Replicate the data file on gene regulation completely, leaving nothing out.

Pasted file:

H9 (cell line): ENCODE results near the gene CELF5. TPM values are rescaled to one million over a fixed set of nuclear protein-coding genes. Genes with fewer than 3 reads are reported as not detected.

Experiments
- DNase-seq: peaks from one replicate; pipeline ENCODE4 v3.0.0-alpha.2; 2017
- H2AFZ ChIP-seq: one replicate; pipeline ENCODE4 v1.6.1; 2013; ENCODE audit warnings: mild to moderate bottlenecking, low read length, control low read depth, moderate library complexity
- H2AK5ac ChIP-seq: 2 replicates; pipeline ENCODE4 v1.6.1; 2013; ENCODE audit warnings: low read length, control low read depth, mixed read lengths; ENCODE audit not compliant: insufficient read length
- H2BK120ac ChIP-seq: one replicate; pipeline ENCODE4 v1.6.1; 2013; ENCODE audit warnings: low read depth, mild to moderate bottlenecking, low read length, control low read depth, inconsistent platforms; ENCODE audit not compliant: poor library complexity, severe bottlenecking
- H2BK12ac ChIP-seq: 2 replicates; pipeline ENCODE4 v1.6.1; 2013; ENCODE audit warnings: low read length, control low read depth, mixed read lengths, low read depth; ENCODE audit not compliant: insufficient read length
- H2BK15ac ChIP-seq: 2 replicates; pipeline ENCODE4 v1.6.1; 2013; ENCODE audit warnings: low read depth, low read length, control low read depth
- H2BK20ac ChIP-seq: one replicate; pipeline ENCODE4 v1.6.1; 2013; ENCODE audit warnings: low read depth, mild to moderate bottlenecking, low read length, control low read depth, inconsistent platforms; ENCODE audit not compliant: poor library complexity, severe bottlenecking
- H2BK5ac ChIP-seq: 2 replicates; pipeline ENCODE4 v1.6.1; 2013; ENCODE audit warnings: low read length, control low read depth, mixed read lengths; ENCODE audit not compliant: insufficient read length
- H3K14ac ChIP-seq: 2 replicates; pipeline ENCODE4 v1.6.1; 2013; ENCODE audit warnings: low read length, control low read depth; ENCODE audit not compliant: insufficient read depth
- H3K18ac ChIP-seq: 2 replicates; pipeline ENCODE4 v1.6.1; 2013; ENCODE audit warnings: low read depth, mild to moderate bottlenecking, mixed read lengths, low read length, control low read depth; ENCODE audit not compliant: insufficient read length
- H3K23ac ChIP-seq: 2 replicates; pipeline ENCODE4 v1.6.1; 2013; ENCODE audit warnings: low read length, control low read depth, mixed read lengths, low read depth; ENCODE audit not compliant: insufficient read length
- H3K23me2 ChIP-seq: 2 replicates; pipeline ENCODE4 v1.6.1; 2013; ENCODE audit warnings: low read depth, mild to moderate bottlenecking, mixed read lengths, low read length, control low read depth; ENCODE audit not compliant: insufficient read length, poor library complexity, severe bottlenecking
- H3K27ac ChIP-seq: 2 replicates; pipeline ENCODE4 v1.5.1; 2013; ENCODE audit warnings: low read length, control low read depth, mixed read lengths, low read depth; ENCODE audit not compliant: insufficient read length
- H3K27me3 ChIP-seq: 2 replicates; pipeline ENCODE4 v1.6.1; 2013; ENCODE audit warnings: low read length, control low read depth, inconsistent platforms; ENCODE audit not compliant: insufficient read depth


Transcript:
H9 (cell line): ENCODE results near the gene CELF5. TPM values are rescaled to one million over a fixed set of nuclear protein-coding genes. Genes with fewer than 3 reads are reported as not detected.

Experiments
- DNase-seq: peaks from one replicate; pipeline ENCODE4 v3.0.0-alpha.2; 2017
- H2AFZ ChIP-seq: one replicate; pipeline ENCODE4 v1.6.1; 2013; ENCODE audit warnings: mild to moderate bottlenecking, low read length, control low read depth, moderate library complexity
- H2AK5ac ChIP-seq: 2 replicates; pipeline ENCODE4 v1.6.1; 2013; ENCODE audit warnings: low read length, control low read depth, mixed read lengths; ENCODE audit not compliant: insufficient read length
- H2BK120ac ChIP-seq: one replicate; pipeline ENCODE4 v1.6.1; 2013; ENCODE audit warnings: low read depth, mild to moderate bottlenecking, low read length, control low read depth, inconsistent platforms; ENCODE audit not compliant: poor library complexity, severe bottlenecking
- H2BK12ac ChIP-seq: 2 replicates; pipeline ENCODE4 v1.6.1; 2013; ENCODE audit warnings: low read length, control low read depth, mixed read lengths, low read depth; ENCODE audit not compliant: insufficient read length
- H2BK15ac ChIP-seq: 2 replicates; pipeline ENCODE4 v1.6.1; 2013; ENCODE audit warnings: low read depth, low read length, control low read depth
- H2BK20ac ChIP-seq: one replicate; pipeline ENCODE4 v1.6.1; 2013; ENCODE audit warnings: low read depth, mild to moderate bottlenecking, low read length, control low read depth, inconsistent platforms; ENCODE audit not compliant: poor library complexity, severe bottlenecking
- H2BK5ac ChIP-seq: 2 replicates; pipeline ENCODE4 v1.6.1; 2013; ENCODE audit warnings: low read length, control low read depth, mixed read lengths; ENCODE audit not compliant: insufficient read length
- H3K14ac ChIP-seq: 2 replicates; pipeline ENCODE4 v1.6.1; 2013; ENCODE audit warnings: low read length, control low read depth; ENCODE audit not compliant: insufficient read depth
- H3K18ac ChIP-seq: 2 replicates; pipeline ENCODE4 v1.6.1; 2013; ENCODE audit warnings: low read depth, mild to moderate bottlenecking, mixed read lengths, low read length, control low read depth; ENCODE audit not compliant: insufficient read length
- H3K23ac ChIP-seq: 2 replicates; pipeline ENCODE4 v1.6.1; 2013; ENCODE audit warnings: low read length, control low read depth, mixed read lengths, low read depth; ENCODE audit not compliant: insufficient read length
- H3K23me2 ChIP-seq: 2 replicates; pipeline ENCODE4 v1.6.1; 2013; ENCODE audit warnings: low read depth, mild to moderate bottlenecking, mixed read lengths, low read length, control low read depth; ENCODE audit not compliant: insufficient read length, poor library complexity, severe bottlenecking
- H3K27ac ChIP-seq: 2 replicates; pipeline ENCODE4 v1.5.1; 2013; ENCODE audit warnings: low read length, control low read depth, mixed read lengths, low read depth; ENCODE audit not compliant: insufficient read length
- H3K27me3 ChIP-seq: 2 replicates; pipeline ENCODE4 v1.6.1; 2013; ENCODE audit warnings: low read length, control low read depth, inconsistent platforms; ENCODE audit not compliant: insufficient read depth